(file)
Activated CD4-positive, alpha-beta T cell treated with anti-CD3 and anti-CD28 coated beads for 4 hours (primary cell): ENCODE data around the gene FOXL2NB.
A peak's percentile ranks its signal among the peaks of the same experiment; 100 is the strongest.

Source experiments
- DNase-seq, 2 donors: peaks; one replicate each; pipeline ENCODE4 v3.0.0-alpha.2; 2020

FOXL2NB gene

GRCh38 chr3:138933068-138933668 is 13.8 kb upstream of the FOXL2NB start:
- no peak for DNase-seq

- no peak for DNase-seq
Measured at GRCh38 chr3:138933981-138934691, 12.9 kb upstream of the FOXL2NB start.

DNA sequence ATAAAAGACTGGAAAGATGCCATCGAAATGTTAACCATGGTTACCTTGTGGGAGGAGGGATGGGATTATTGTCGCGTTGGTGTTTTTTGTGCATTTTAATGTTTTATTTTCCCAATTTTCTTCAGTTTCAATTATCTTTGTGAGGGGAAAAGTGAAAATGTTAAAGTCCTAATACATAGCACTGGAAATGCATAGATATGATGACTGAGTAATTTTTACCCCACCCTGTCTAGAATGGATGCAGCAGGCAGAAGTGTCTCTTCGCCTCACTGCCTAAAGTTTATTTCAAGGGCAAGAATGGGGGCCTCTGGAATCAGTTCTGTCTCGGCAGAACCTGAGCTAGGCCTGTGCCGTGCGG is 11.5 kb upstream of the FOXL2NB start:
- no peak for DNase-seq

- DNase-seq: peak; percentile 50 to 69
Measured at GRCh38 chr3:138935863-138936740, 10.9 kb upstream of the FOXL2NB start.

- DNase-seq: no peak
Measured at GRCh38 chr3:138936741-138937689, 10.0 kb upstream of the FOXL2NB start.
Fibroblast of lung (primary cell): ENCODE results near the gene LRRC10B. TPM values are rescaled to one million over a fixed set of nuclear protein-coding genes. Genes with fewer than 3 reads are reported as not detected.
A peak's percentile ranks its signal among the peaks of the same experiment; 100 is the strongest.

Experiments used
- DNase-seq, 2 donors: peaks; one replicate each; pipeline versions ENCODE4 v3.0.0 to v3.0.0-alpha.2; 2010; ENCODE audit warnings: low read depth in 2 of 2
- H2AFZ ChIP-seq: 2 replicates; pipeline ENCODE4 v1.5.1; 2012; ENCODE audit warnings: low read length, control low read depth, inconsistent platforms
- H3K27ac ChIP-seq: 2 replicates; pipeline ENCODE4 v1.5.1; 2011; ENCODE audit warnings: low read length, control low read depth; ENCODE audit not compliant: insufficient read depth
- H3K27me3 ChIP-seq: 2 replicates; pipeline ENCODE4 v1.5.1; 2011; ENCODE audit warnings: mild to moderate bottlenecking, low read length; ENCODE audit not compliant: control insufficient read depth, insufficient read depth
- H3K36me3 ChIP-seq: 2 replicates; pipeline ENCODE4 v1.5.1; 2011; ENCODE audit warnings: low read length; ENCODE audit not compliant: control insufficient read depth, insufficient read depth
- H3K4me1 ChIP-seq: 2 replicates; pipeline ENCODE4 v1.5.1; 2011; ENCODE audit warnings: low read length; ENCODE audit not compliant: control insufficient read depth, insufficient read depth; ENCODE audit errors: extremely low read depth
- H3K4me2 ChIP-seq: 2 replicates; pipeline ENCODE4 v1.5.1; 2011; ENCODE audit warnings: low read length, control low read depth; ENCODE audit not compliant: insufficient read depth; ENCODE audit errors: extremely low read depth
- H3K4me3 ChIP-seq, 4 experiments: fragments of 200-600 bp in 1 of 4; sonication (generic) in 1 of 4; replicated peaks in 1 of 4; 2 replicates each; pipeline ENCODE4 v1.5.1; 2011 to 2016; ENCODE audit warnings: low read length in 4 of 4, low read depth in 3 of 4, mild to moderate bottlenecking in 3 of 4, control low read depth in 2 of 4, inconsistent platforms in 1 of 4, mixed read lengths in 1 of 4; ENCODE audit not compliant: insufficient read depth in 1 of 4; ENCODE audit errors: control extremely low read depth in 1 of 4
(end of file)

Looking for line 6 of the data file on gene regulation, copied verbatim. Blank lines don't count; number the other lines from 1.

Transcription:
GRCh38 chr3:138933068-138933668 is 13.8 kb upstream of the FOXL2NB start: